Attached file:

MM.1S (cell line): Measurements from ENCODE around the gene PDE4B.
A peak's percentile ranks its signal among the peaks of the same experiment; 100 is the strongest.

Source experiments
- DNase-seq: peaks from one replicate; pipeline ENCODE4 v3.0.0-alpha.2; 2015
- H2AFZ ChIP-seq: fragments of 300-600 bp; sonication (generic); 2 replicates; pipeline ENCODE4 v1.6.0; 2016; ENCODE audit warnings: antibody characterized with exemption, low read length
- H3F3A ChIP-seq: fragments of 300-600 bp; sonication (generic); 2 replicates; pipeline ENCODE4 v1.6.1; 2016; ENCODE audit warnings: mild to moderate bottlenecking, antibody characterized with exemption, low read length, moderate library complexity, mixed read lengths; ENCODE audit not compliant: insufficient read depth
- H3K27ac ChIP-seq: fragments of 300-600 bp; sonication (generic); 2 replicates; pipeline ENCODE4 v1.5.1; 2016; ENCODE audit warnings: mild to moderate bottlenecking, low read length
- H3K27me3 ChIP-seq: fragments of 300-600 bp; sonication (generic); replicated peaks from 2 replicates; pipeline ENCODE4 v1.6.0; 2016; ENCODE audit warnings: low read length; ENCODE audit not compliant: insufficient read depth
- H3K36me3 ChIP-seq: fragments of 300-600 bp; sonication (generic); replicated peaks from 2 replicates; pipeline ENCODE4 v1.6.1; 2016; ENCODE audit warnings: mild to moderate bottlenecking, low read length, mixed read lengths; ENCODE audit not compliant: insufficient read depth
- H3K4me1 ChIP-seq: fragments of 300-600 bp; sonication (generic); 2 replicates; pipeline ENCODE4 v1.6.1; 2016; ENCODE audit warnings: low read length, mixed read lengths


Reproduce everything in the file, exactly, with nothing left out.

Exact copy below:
MM.1S (cell line): Measurements from ENCODE around the gene PDE4B.
A peak's percentile ranks its signal among the peaks of the same experiment; 100 is the strongest.

Source experiments
- DNase-seq: peaks from one replicate; pipeline ENCODE4 v3.0.0-alpha.2; 2015
- H2AFZ ChIP-seq: fragments of 300-600 bp; sonication (generic); 2 replicates; pipeline ENCODE4 v1.6.0; 2016; ENCODE audit warnings: antibody characterized with exemption, low read length
- H3F3A ChIP-seq: fragments of 300-600 bp; sonication (generic); 2 replicates; pipeline ENCODE4 v1.6.1; 2016; ENCODE audit warnings: mild to moderate bottlenecking, antibody characterized with exemption, low read length, moderate library complexity, mixed read lengths; ENCODE audit not compliant: insufficient read depth
- H3K27ac ChIP-seq: fragments of 300-600 bp; sonication (generic); 2 replicates; pipeline ENCODE4 v1.5.1; 2016; ENCODE audit warnings: mild to moderate bottlenecking, low read length
- H3K27me3 ChIP-seq: fragments of 300-600 bp; sonication (generic); replicated peaks from 2 replicates; pipeline ENCODE4 v1.6.0; 2016; ENCODE audit warnings: low read length; ENCODE audit not compliant: insufficient read depth
- H3K36me3 ChIP-seq: fragments of 300-600 bp; sonication (generic); replicated peaks from 2 replicates; pipeline ENCODE4 v1.6.1; 2016; ENCODE audit warnings: mild to moderate bottlenecking, low read length, mixed read lengths; ENCODE audit not compliant: insufficient read depth
- H3K4me1 ChIP-seq: fragments of 300-600 bp; sonication (generic); 2 replicates; pipeline ENCODE4 v1.6.1; 2016; ENCODE audit warnings: low read length, mixed read lengths